Gene drive mechanisms

Scientists have been observing examples of biased inheritance generated by natural gene drive mechanisms for many years. The concept of a ‘synthetic gene drive’ was devised almost 50 years ago by Christopher Curtis who proposed using translocations (rearrangements of genetic material) to drive anti-pathogenic genes into wild species (Curtis, 1968). This idea was further developed by Austin Burt (2003; 2014), an evolutionary geneticist, who discussed how a synthetic gene drive could be used to prevent insects spreading diseases such as malaria.

There are many different types of natural gene drive mechanisms (Appendix 1). These can be characterised by attributes such as the rate of spread, species specificity, fitness cost, susceptibility to resistance, removability and reversibility (Champer et al., 2016). The rate of spread is an important consideration. So called ‘high threshold’ gene drives would only spread if the number of individuals with the drive genotype reaches a high level. These types of drive systems could be confined to local areas and breeding populations by controlling the number of individuals with and without the drive. In contrast, ‘low threshold’ gene drives, which are considered invasive, would spread with a low initial release, requiring only a small number of gene drive-carrying organisms to be released to spread. Natural Wolbachia infections provide examples of drives with high and low thresholds (Nguyen et al., 2014; Hoffmann et al., 2011). It is worth noting that no synthetic gene drives have yet been released into wild populations so the concepts discussed here are untested to date on such systems.

Recent advances in gene editing tools allow organisms to be edited much more efficiently and more accurately than previously possible. Scientists can now harness gene drive mechanisms which were previously merely theoretical to control or alter natural populations. While not a gene drive tool in its own right, clustered regularly interspaced short palindromic repeats of base sequences (CRISPR), can be used as part of a system to produce a synthetic gene drive. When CRISPR is paired with a guide RNA and with specific proteins, such as Cas9 (CRISPR associated protein 9) that cuts DNA, it can be used to efficiently edit genetic material. In natural prokaryotic systems, CRISPR/Cas9 is produced by host bacteria to remove viral DNA by targeting repeats associated with viral insertions, as a kind of immune system to combat infections. For gene editing purposes, the Cas9 protein and guide RNA are injected into the cell to cut the DNA at a sequence complementary to the RNA guide. For synthetic gene drives, the target organism is transformed with a construct that includes the gene for the Cas9 protein, a guide RNA that is complementary to the sequence at the insertion site, and the ‘cargo’ gene controlling the desired trait (Figure 2). The guide RNA directs Cas9 to produce a double stranded cut in the DNA at the target site in the other chromosome. This triggers the cell’s repair mechanism, which copies the entire construct (Figure 2). If germ cells are targeted, the new sequence can then be passed on to offspring ensuring the editing changes can occur in each generation. A CRISPR-based gene editing technique was used in all four synthetic gene drive proof-of-concept studies in 2015. These studies generated laboratory-based gene drives in yeast Saccharomyces cerevisiae (DiCarlo et al., 2015), fruit fly Drosophila melanogaster (Gantz & Bier, 2015) and two mosquito species Anopheles stephensi (Gantz et al., 2015) and Anopheles gambiae (Hammond et al., 2016).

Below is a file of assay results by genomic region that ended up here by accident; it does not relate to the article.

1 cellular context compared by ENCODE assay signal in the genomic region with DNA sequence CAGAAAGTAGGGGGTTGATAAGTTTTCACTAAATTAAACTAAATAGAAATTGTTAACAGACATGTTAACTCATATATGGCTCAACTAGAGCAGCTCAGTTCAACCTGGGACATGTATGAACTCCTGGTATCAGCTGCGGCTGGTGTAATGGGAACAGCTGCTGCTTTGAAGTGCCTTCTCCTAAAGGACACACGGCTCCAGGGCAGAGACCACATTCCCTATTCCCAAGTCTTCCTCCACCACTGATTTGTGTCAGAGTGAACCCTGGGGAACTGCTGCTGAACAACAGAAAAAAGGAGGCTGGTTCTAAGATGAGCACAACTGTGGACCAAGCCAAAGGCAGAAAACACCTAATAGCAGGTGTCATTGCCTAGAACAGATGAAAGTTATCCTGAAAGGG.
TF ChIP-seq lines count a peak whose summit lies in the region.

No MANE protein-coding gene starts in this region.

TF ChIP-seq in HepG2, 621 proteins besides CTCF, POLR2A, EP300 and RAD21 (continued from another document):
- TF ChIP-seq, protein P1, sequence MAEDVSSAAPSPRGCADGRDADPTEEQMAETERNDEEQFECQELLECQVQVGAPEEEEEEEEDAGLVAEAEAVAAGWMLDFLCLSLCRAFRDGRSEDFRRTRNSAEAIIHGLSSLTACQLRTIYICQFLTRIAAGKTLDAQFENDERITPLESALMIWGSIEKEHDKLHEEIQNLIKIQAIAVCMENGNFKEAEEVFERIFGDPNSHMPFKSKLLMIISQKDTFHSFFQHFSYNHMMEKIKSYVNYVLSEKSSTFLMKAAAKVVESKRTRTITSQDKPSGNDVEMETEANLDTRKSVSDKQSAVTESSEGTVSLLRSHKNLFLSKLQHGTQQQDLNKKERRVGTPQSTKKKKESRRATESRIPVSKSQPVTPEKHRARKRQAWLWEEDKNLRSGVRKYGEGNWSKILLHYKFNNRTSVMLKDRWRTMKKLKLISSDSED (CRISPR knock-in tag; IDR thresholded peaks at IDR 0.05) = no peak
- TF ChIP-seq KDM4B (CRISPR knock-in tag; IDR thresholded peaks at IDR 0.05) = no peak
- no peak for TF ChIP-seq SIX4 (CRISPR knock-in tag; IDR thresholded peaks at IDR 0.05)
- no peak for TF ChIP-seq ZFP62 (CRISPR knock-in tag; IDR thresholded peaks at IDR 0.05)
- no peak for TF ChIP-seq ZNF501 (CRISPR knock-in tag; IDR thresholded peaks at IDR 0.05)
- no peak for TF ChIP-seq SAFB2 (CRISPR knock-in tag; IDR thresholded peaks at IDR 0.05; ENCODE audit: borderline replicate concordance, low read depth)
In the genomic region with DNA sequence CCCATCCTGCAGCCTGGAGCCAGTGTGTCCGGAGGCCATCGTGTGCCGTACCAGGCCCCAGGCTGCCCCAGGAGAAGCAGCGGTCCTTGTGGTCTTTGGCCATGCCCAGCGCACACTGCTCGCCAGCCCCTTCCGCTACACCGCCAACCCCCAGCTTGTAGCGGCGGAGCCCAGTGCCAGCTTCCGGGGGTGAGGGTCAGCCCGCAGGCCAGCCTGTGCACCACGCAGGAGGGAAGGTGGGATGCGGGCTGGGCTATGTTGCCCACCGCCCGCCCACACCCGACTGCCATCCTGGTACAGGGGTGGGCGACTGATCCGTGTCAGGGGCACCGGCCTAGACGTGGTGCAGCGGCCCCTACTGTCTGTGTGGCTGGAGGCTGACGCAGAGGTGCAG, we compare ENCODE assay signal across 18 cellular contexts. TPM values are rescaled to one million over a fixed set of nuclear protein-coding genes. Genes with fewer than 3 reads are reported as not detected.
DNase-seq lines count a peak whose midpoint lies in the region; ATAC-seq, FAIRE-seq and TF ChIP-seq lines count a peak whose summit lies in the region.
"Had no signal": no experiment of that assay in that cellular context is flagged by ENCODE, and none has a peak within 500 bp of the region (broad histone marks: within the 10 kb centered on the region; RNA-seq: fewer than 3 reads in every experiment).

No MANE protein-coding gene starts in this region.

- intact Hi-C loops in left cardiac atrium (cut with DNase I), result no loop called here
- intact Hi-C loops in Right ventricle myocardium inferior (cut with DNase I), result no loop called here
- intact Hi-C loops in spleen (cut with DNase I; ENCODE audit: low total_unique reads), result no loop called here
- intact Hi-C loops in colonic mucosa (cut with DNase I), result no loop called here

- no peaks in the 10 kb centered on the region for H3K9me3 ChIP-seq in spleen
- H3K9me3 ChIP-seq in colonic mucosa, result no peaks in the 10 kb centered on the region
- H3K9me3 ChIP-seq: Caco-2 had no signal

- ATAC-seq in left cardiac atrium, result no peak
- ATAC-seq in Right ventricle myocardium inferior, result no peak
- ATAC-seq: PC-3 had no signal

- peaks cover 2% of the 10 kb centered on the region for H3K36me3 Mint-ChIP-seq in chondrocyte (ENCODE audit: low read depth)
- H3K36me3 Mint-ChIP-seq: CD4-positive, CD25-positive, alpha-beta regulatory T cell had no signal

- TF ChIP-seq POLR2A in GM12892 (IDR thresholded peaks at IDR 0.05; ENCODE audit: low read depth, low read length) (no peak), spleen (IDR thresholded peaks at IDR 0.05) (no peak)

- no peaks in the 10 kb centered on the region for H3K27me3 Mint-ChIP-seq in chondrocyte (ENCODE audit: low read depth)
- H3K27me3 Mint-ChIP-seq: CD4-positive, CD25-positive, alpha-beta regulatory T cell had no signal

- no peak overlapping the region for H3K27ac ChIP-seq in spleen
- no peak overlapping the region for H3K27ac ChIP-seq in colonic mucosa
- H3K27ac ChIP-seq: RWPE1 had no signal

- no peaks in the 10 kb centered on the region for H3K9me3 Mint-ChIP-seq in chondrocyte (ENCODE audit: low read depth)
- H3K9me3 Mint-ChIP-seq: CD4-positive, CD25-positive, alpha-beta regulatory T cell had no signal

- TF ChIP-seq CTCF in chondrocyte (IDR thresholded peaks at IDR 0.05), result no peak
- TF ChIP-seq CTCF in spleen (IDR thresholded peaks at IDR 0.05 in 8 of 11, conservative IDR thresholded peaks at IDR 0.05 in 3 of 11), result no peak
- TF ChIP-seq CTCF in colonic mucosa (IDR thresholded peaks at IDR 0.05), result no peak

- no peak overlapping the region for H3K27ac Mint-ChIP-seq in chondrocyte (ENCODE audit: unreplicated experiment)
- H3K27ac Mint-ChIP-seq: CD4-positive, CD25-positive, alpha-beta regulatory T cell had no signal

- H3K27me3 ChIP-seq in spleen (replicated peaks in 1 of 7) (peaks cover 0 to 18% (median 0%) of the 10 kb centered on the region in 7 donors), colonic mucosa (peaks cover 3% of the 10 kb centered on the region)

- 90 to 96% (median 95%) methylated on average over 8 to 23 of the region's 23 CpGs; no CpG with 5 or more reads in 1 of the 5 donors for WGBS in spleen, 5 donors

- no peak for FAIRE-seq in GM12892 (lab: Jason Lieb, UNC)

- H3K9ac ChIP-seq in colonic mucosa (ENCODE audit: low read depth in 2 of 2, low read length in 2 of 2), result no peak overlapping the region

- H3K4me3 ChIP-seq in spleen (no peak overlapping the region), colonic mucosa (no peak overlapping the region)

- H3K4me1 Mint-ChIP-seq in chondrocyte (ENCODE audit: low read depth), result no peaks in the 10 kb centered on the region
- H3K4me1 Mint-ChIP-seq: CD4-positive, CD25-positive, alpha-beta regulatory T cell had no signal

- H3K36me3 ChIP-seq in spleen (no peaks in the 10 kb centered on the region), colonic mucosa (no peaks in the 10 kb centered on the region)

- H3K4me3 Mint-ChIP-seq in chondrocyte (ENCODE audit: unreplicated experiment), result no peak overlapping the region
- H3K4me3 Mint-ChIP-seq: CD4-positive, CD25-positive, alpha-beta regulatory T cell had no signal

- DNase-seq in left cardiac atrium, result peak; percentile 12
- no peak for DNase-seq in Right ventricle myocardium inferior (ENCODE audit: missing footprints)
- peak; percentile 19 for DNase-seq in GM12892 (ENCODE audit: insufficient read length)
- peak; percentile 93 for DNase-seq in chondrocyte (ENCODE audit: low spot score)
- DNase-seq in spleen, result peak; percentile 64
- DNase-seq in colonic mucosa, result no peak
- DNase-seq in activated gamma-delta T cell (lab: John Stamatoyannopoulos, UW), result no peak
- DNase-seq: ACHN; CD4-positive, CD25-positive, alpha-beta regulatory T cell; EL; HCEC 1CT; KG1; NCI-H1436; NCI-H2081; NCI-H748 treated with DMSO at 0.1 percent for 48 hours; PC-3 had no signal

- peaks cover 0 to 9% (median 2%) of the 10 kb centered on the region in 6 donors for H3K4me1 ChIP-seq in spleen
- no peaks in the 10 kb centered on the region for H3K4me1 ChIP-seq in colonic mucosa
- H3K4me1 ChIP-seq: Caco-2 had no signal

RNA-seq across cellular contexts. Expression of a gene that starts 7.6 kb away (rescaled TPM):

Figure 2: A synthetic CRISPR/Cas9 gene drive. Sg RNA is the guide RNA, Cas9 is an endonuclease which cuts the DNA and cargo is the desired genetic material added. When all three elements are present in a gene drive cassette this ensures that each chromosome will have the desired cargo and will be inherited by the next generation thereby spreading the gene drive.

© 2019 Australian Academy of Science

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